I had the chance to address the Wisconsin Telecommunications Association this week at its annual legislative day, and I thought it might be a good opportunity to share with you some of the good things that have happened and that I’ve supported this legislative session down in Madison related to advancing technological efforts back here at home.

First, in case you’re curious, the Wisconsin State Telecommunications Association has been around since about the early 1900s and vows to serve as a unified voice for its members in matters of interest to legislators, regulators and the public. The association represents more than 70 Incumbent local exchange carriers (local telephone companies), internet service providers and wireless carriers. You’re probably familiar with Lynxx/Lemonweir Valley Telcom from Camp Douglas. It’s an example of a WSTA member and service provider we have in our part of the state.

I’ll admit that I was a bit surprised by the invite to address the body, but I was happy to attend. One of the reasons I was happy to attend is because the organizations represented are those that are really on the front lines of delivering the internet and connectivity services we depend on in the more sparsely populated parts of our state. For example, these organizations are the ones charged with implementing some of the ideas I get from you as constituents and the issues we deal with as a legislative body. As I shared with their members, connectivity is so important for us in virtually all aspects of our modern life. It affects our social lives, our work lives, healthcare services, education and more.

Another reason I was happy to attend was to share some of the things we’ve done in the legislature this session that will have an impact in our area and across the state. First, in this session’s state budget, we increased funding for the broadband expansion grant program by over $20 million, utilizing a proposal brought forth from Rural Wisconsin Initiative − a group of outstate legislators I’m a member of devoted to giving those of us from outstate a voice in Madison − focused on education, health care, the workforce and, you guessed it, technology. Next, also included in this session’s budget was a package geared toward creating a digital 911 network and replacing the existing outdated analog 911 infrastructure throughout our state.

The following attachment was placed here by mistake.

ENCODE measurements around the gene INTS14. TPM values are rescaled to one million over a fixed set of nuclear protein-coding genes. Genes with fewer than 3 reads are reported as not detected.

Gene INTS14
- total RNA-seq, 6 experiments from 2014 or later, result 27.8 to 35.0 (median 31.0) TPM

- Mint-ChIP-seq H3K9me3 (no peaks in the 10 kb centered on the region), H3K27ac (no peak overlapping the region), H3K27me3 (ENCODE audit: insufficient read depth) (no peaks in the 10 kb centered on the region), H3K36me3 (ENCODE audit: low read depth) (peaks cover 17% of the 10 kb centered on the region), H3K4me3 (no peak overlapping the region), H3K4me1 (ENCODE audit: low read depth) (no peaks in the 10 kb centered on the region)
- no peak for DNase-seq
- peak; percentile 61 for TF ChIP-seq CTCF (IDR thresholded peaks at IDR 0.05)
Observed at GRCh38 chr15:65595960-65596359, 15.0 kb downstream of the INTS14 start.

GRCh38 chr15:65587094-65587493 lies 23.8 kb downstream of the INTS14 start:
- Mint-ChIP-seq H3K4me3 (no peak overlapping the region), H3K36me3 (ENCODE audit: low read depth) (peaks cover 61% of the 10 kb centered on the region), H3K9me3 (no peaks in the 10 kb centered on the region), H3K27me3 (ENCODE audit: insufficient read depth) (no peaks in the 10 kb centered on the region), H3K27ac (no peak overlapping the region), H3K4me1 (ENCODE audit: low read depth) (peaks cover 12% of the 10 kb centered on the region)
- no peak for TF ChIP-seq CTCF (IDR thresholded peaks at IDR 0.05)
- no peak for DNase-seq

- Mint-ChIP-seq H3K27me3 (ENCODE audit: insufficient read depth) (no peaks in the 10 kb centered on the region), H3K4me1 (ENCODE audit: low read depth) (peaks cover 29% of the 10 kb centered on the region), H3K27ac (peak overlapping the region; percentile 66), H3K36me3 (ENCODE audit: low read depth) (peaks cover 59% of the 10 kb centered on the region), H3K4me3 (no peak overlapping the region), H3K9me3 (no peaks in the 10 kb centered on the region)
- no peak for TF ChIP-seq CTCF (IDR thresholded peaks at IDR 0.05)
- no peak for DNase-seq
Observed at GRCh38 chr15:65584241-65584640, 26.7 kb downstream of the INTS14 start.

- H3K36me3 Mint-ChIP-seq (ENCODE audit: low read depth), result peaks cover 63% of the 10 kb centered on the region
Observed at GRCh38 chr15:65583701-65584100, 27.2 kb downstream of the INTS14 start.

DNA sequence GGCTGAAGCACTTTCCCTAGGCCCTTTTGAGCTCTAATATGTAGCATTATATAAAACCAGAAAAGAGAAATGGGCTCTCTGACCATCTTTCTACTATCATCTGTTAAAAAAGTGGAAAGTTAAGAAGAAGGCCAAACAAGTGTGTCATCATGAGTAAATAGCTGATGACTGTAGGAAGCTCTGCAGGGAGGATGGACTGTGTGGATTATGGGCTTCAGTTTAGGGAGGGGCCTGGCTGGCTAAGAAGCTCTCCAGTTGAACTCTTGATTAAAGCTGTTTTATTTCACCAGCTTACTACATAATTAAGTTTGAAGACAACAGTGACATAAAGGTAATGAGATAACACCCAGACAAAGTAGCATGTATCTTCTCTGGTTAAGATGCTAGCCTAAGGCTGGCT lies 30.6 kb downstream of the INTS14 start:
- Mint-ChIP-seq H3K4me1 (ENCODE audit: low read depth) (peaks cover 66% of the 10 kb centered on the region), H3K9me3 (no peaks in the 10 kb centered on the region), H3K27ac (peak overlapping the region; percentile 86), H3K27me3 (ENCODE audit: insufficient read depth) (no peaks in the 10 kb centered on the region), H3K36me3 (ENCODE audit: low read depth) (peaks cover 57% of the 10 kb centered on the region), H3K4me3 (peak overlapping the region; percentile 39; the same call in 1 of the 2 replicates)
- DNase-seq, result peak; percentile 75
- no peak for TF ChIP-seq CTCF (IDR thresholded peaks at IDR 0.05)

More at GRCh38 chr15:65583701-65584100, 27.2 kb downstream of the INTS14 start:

In addition, in the Assembly we’ve passed Telecommuter Forward legislation that facilitates municipalities’ ability to market their communities as places where workers are able to telecommute. Municipalities can become certified for the program through the Public Service Commission, our state’s regulatory agency responsible for the regulation of public utilities. Telecommuter Forward certification would include a single point of contact for municipalities to coordinate telecommuting opportunities, including:

  • Coordination and partnership with telecommuting stakeholders.
  • Collaboration with broadband providers and employers to identify, develop, and market telecommuter-capable broadband packages.
  • Communication and partnership with broadband providers and economic development professionals to develop common goals.

There is no incurred fiscal impact to the state for developing and promoting this certification. I co-sponsored the proposal and chose to hear the bill as chair of Rural Development and Mining Committee and believe it should be a useful tool for communities to help attract individuals and promote an important aspect of their way of life.

Telecommuting has a real impact close to home, too. I’ve spoken with several of folks at Fort McCoy who have told me how important telecommuting is for them and their spouses, in part because of the need to move around the country for their military service and duties.

There is more work to do on the horizon, but there are a number of tangible wins that have been achieved recently related to bringing technology home.

Republican Nancy VanderMeer, Tomah, represents the 70th Assembly District.


Tomah Journal editor

Steve Rundio is editor of the Tomah Journal. Contact him at 608-374-7785.

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